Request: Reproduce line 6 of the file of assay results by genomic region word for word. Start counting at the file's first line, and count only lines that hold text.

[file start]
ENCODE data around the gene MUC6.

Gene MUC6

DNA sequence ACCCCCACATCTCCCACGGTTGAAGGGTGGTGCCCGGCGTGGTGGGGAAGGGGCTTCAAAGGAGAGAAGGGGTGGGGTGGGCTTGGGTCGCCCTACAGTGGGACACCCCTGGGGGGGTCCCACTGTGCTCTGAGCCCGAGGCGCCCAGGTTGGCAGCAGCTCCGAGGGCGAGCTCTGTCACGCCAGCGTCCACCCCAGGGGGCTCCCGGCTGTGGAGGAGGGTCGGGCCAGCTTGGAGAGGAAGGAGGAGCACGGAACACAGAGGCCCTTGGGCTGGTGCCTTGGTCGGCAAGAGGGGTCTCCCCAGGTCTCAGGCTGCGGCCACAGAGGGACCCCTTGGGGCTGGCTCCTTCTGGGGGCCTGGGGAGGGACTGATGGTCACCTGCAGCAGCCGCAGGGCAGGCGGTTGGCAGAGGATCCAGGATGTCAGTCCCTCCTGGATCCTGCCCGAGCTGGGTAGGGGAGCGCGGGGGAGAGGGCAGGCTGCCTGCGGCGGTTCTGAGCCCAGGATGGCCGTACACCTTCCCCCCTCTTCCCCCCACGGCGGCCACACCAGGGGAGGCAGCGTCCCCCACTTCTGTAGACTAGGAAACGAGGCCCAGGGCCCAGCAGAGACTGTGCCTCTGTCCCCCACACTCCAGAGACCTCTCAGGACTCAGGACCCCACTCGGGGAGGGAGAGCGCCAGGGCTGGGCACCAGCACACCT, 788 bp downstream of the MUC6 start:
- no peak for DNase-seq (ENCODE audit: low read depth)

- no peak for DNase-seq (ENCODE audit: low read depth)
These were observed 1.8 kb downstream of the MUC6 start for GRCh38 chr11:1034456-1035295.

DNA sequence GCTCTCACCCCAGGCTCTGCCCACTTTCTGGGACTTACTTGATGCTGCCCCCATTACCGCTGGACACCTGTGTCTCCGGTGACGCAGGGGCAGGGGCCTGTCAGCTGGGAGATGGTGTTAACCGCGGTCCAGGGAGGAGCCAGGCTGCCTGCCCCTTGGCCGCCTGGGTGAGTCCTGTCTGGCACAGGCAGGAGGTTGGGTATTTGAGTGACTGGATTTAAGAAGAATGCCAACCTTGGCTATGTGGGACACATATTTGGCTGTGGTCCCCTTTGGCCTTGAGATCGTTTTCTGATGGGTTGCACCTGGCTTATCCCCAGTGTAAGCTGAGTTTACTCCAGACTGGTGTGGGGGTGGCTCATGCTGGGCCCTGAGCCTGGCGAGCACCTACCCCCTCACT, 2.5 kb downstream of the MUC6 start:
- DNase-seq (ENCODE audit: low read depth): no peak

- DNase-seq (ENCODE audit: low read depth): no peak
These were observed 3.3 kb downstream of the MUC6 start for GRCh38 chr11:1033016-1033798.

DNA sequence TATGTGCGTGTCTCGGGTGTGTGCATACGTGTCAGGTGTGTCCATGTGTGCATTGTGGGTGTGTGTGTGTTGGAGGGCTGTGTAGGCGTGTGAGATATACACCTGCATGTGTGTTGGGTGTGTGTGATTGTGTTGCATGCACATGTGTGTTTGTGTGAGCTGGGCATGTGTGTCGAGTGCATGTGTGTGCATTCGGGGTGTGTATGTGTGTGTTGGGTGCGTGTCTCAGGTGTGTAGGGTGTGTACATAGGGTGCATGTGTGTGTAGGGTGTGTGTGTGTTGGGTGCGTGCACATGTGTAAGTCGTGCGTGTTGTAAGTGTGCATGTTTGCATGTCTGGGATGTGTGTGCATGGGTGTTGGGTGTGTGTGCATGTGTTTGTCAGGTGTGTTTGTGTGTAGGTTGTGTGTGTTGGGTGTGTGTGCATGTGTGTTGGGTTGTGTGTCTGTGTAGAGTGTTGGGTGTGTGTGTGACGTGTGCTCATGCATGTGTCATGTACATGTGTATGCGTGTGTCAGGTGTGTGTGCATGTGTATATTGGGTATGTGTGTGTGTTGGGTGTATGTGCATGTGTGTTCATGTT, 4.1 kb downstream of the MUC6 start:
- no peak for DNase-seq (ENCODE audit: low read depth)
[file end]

These were observed 1.8 kb downstream of the MUC6 start for GRCh38 chr11:1034456-1035295.